social life is largely a communicative accomplishment, that people constitute the social
realities experienced everyday through small and subtle ways of communicating, carefully
orchestrated but commonly taken for granted.
This volume represents Language and Social Interaction (LSI) perspectives on human
communication. LSI is a popular umbrella term for scholarly work carried out within and
across a number of academic disciplines. The label covers an array of assumptions, methods, and topics, which draw unity from certain family resemblances (discussed later). LSI
research includes studies of speech, language, and gesture in human communication; studies
of discourse processes, face-to-face interaction, communication competence, and cognitive
processing; conversation analytic, ethnographic, microethnographic, ethnomethodological, and sociolinguistic work; dialect and attitude studies, speech act theory, and pragmatics. Within the field of communication, scholarship in LSI has flourished in recent years.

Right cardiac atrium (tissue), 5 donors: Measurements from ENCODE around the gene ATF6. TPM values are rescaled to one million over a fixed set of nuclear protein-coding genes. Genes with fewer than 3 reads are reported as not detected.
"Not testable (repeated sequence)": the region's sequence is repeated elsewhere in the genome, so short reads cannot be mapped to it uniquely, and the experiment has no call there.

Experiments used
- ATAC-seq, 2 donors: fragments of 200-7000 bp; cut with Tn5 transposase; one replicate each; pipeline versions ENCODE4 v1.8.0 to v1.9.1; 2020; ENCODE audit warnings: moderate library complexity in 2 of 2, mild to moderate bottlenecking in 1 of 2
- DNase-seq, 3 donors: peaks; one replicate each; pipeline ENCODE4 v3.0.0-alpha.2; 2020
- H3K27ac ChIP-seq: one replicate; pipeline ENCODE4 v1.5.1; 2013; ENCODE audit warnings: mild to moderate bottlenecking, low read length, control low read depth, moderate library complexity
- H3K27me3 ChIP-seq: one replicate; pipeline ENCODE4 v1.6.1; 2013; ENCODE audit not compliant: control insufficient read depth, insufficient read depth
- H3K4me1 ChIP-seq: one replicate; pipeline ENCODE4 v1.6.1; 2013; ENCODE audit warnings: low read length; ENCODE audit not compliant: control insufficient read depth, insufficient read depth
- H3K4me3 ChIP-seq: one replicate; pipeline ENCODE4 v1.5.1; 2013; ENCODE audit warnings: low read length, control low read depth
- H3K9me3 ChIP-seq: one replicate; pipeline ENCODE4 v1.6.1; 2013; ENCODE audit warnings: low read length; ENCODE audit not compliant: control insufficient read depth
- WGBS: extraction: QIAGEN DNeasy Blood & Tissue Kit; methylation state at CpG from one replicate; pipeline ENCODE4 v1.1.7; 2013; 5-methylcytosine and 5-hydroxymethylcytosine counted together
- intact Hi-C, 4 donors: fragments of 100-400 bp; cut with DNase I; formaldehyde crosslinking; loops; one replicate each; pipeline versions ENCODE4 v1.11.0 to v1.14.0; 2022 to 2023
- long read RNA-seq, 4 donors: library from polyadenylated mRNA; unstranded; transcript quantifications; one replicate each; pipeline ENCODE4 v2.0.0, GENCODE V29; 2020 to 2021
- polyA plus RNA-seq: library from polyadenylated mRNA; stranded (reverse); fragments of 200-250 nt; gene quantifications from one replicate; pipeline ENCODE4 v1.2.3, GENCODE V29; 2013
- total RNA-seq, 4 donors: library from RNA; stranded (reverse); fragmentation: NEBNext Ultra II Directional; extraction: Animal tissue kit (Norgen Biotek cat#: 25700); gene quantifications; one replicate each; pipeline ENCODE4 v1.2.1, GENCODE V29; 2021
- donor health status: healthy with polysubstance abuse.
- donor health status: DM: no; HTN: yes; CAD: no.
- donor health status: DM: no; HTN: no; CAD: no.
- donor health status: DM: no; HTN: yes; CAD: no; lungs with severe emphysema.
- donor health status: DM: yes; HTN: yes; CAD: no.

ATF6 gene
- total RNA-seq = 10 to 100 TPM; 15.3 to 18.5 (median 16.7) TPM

There are large and active LSI divisions within the National Communication Association
(NCA) and the International Communication Association (ICA); the journal Research on
Language and Social Interaction (originally called Papers in Linguistics) is now a mainstay within the field; LSI research appears regularly in books (e.g., Ellis, 1999a) and a host
of mainstream disciplinary journals (e.g., Leeds-Hurwitz, 1992); and a growing number of
communication departments at major universities emphasize LSI in their curricula.
The present volume originated as a Festschrift celebrating the intellectual career of the
late Robert Hopper, a leading LSI researcher and an extraordinary teacher. Hopper completed his doctoral studies in 1970 at the University of Wisconsin and joined the faculty in
Speech Communication at the University of Texas at Austin, where he remained until the
end of his career. As author of eight books and dozens of published essays, he was known

2 Studies in language and social interaction


for his innovative thinking, lucid writing, and ability to bring together diverse scholars
and perspectives. He taught more than 60 graduate courses and supervised more than 30
doctoral dissertations1. He received many awards2 for his research and teaching. Over the
course of three decades, Hopper (and his students) pursued a rigorous speech science that